As a result of his findings, [the official] advised you to refrain from making any further representational communications to the [agency] concerning [the contract]. He also referred the matter to [the agency's] Inspector General for investigation and suggested that you contact this Office or provide him with additional facts if you disagreed with his conclusions. Subsequently, the matter was referred to the United States Attorney who declined prosecution.

On March 19, 1991, you responded to [the official] asserting that [the contract] was no longer the same particular matter in which you had participated personally and substantially in 1983. In effect, your argument was that the assignment of the contract and the amendments made to it created a new particular matter for purposes of 18 U.S.C. § 207. In a letter dated May 7, 1991, [the official] rejected this argument. He specifically found that the assignment of the contract to [Company B] did not create a new "particular matter" for purposes of 18 U.S.C. § 207. In short, [the official] determined that the particular matter ([product] quality testing procedures under [the contract]) which was the subject of your February 15, 1991 letter to the [agency] was part of the same particular matter in which you participated as [an agency] employee in 1983.

You now raise the same arguments in your request for an advisory opinion. However, it does not appear that [the official] incorrectly advised you to cease representational activities in connection with [the contract]. While the terms of the contract you signed on behalf of the [agency] in 1983 changed in some respects after termination of your employment with the [agency,] nothing you have stated indicates that the contract became a new particular matter for purposes of 18 U.S.C. § 207.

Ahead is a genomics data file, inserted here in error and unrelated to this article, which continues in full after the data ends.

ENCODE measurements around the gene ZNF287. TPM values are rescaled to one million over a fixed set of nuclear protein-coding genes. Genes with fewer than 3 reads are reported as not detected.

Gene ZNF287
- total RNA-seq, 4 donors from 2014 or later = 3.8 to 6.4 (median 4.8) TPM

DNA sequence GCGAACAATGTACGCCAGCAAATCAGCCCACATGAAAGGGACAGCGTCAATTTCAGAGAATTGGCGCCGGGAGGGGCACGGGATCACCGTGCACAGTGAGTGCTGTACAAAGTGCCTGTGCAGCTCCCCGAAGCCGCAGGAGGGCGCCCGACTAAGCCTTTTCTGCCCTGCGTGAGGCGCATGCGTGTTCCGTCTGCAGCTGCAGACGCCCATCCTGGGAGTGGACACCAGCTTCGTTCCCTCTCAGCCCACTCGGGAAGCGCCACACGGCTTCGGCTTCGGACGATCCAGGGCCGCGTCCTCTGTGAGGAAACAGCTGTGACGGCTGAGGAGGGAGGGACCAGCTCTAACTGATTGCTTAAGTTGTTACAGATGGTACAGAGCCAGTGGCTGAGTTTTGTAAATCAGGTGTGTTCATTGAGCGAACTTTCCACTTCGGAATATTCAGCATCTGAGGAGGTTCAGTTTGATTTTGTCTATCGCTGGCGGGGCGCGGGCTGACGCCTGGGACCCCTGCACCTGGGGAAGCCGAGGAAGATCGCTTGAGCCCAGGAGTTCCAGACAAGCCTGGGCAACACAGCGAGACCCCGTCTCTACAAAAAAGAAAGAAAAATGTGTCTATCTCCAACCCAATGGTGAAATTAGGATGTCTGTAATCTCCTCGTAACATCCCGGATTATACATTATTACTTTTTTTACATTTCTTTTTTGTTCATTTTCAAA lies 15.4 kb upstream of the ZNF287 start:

Regulations implementing Section 207 clearly demonstrate that a particular matter may continue in another form or part. To determine whether two matters are part of the same continuing matter, agencies must consider the extent to which the two matters involve the same basic facts, the same or related parties, related issues, the amount of time elapsed, the same confidential information, and the continuing existence of an important Federal interest. See 5 C.F.R. § 2637.201(c)(4). Under these criteria, it appears that [the official] could properly find that the changes to the contract were not significant enough to create a new particular matter.

Accordingly, I recommend that you follow [the official's] advice and refrain from representing [Company B,] or anyone else, before the [agency] on this contract. Additionally, in any case where you anticipate making a representational communication to the [agency] concerning a matter in which you were involved as [an agency] employee, I suggest you contact [the official] for guidance prior to making the communication.

Sincerely,

Stephen D. Potts
Director